Art & culture

Sicilian food and popular cooking

Sicilian food and top Chefs

The soul of Sicily is best experienced through its exeptional

food and wine.

The distinct palette of the island

reflects its multi-layered culinary history and is

nothing less than transcendent.

The Sicilian method takes the staples of Italian cuisine;

Pasta, ham, salami, cheese, olive oil, wine, liqueurs, sweets and bring them to a new

level of epicurean expression.

The originality of the dishes and unexpected tastes of traditional specialties such

as Caponata, Arancini, Pasta con sarde, and the superlative desserts as Cannoli, Cassata,

and Frutta Martorana (almond pastries shaped to resemble real fruit) create a sensational

variety of complex flavors and imaginative combinations found nowhere else in the world.

Highlights of Sicilian food

Today, Sicilian pecorino (cheese made from ewe’s milk),

the first cheese to be produced on the island, is still made using traditional techniques

and equipment.

Dressed meet, sausages and salami are often very spicy and flavored with garlic,

oregano and wild fennel.

The best of the Sicilian art of pastry-making: cassata, cannoli and ice-creams.

Thanks to the soil type and warm climate with gentle breeze, Sicily produces excellent

high-quality wines.

Sicilian food through history

Sicily is an island with many souls and many regions.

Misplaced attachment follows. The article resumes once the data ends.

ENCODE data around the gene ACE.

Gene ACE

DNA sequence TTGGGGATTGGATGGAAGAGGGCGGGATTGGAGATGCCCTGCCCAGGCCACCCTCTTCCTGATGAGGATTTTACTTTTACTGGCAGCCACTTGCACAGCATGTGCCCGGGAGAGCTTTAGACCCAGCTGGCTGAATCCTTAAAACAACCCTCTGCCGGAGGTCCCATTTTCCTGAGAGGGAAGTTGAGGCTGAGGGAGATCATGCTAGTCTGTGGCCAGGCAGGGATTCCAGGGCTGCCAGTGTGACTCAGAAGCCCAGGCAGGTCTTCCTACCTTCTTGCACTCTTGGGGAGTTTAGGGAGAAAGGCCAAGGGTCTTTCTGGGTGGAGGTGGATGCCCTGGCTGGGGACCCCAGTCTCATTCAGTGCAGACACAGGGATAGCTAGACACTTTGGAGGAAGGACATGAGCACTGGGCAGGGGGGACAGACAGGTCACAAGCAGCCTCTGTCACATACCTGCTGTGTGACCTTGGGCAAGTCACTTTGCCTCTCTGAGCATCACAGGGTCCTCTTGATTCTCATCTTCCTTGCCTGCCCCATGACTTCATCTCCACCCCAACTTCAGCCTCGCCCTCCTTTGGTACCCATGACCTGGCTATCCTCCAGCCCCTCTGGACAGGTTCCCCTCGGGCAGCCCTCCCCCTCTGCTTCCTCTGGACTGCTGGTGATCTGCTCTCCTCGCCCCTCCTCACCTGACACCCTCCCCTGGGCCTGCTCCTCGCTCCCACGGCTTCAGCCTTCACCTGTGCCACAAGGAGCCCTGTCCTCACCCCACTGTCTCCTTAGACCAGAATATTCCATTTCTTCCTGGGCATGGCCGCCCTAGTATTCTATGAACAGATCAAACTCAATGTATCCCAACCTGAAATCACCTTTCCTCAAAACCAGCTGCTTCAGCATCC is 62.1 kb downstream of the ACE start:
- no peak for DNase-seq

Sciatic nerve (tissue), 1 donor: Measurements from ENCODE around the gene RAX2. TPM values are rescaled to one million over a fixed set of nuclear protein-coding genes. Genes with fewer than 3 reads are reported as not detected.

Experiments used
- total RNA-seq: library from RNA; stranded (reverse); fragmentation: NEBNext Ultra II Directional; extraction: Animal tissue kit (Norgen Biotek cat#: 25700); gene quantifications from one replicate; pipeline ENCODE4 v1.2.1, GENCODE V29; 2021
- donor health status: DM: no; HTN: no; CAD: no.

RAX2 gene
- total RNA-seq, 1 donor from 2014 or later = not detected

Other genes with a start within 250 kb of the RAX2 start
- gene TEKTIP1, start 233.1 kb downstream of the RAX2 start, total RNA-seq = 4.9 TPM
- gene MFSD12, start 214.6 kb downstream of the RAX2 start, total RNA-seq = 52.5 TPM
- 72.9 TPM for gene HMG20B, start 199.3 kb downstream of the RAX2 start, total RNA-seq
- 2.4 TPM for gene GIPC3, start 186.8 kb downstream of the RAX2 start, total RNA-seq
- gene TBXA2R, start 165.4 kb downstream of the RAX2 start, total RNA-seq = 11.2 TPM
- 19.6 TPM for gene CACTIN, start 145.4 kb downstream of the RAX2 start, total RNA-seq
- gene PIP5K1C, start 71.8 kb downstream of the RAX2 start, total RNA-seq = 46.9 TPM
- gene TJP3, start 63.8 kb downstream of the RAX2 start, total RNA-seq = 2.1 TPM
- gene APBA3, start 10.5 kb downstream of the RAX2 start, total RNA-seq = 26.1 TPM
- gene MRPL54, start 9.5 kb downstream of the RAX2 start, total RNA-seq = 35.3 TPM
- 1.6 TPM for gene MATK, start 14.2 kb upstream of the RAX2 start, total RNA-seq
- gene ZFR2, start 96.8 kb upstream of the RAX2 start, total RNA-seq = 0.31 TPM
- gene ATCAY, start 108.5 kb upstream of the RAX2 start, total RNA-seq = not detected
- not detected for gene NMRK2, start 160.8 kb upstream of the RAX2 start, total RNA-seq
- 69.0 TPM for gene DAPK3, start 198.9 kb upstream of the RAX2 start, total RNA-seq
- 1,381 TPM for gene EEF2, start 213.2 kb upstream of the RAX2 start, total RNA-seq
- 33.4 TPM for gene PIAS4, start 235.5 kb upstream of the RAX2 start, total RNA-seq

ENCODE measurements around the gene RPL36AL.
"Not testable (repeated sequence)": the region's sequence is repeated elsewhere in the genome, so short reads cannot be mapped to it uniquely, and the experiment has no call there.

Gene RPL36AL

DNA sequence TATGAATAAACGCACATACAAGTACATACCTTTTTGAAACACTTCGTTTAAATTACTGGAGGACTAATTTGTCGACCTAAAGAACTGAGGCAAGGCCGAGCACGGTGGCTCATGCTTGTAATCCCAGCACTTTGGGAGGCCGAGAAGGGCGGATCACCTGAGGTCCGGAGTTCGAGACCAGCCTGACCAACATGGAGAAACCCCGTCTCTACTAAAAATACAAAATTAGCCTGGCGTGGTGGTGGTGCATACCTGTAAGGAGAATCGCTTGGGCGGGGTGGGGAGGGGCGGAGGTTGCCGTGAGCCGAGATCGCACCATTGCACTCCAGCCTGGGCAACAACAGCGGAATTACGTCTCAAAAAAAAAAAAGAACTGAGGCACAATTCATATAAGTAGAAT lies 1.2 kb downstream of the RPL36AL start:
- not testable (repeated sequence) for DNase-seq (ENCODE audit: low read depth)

Since underwent foreign rule for many centuries,

the influence of the different cultures is still clearly visible in the Sicilian cuisine:

on one hand seafood (mainly tuna and swordfish),

on the other one, typical products from inland Sicily with unexpected tastes from

mountainous areas.  

Popular Sicilian food by region and top chefs

Over the years,

Master Chefs and enologist have come from abroad to take charge of the of the

“haute cuisine” for the Sicilian elite,

thus introducing new recipes, which has put restaurants in Sicily at the forefront

of experimental cooking.

At the bottom of  such experimental tradition is the rediscovery of old,

traditional recipes that Master chefs enhance.

More and more restaurants now serve dishes prepared to old recipes.

Nonetheless,

the true symbol of popular cooking in Sicily is all those small shops that open

right onto the streets,

and where you can go in at any time of the day,

buy something and eat it while strolling along;

the polipari(men selling octopus) on the seashore in Palermo,

the panellari, fried-food shops, the focaccerie(selling a flat salty bread called focaccia) in Messina,

and all those shops selling scacciate in Catania,

scacce in both Ragusa and Syracuse,

not to mention all those kiosks in any square in Catania selling drinks and soda.

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